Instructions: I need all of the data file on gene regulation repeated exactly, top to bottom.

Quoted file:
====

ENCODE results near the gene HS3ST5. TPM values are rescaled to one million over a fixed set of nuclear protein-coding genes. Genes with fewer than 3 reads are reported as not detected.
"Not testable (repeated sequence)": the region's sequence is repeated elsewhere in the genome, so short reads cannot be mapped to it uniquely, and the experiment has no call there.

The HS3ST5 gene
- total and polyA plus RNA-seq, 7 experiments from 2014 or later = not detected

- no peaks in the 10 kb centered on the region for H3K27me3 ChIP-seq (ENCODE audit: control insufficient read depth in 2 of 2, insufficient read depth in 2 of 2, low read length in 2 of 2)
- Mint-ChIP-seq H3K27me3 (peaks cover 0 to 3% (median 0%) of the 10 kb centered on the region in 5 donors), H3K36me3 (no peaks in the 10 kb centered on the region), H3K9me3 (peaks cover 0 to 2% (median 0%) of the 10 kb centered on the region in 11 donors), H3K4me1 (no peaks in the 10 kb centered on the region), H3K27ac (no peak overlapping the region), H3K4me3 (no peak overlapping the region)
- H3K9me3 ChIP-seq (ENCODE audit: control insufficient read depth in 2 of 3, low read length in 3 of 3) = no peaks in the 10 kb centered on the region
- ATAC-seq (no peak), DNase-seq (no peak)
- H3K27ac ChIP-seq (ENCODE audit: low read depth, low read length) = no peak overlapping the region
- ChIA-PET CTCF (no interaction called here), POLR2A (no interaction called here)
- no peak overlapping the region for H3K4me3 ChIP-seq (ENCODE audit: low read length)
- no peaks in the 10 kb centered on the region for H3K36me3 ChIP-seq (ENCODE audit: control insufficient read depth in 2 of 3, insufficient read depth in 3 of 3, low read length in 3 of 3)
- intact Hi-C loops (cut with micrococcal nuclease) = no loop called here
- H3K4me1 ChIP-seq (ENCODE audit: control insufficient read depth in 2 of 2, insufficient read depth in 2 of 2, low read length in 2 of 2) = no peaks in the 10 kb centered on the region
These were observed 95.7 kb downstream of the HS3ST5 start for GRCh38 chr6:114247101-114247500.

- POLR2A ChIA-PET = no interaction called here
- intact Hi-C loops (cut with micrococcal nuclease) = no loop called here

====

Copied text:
ENCODE results near the gene HS3ST5. TPM values are rescaled to one million over a fixed set of nuclear protein-coding genes. Genes with fewer than 3 reads are reported as not detected.
"Not testable (repeated sequence)": the region's sequence is repeated elsewhere in the genome, so short reads cannot be mapped to it uniquely, and the experiment has no call there.

The HS3ST5 gene
- total and polyA plus RNA-seq, 7 experiments from 2014 or later = not detected

- no peaks in the 10 kb centered on the region for H3K27me3 ChIP-seq (ENCODE audit: control insufficient read depth in 2 of 2, insufficient read depth in 2 of 2, low read length in 2 of 2)
- Mint-ChIP-seq H3K27me3 (peaks cover 0 to 3% (median 0%) of the 10 kb centered on the region in 5 donors), H3K36me3 (no peaks in the 10 kb centered on the region), H3K9me3 (peaks cover 0 to 2% (median 0%) of the 10 kb centered on the region in 11 donors), H3K4me1 (no peaks in the 10 kb centered on the region), H3K27ac (no peak overlapping the region), H3K4me3 (no peak overlapping the region)
- H3K9me3 ChIP-seq (ENCODE audit: control insufficient read depth in 2 of 3, low read length in 3 of 3) = no peaks in the 10 kb centered on the region
- ATAC-seq (no peak), DNase-seq (no peak)
- H3K27ac ChIP-seq (ENCODE audit: low read depth, low read length) = no peak overlapping the region
- ChIA-PET CTCF (no interaction called here), POLR2A (no interaction called here)
- no peak overlapping the region for H3K4me3 ChIP-seq (ENCODE audit: low read length)
- no peaks in the 10 kb centered on the region for H3K36me3 ChIP-seq (ENCODE audit: control insufficient read depth in 2 of 3, insufficient read depth in 3 of 3, low read length in 3 of 3)
- intact Hi-C loops (cut with micrococcal nuclease) = no loop called here
- H3K4me1 ChIP-seq (ENCODE audit: control insufficient read depth in 2 of 2, insufficient read depth in 2 of 2, low read length in 2 of 2) = no peaks in the 10 kb centered on the region
These were observed 95.7 kb downstream of the HS3ST5 start for GRCh38 chr6:114247101-114247500.

- POLR2A ChIA-PET = no interaction called here
- intact Hi-C loops (cut with micrococcal nuclease) = no loop called here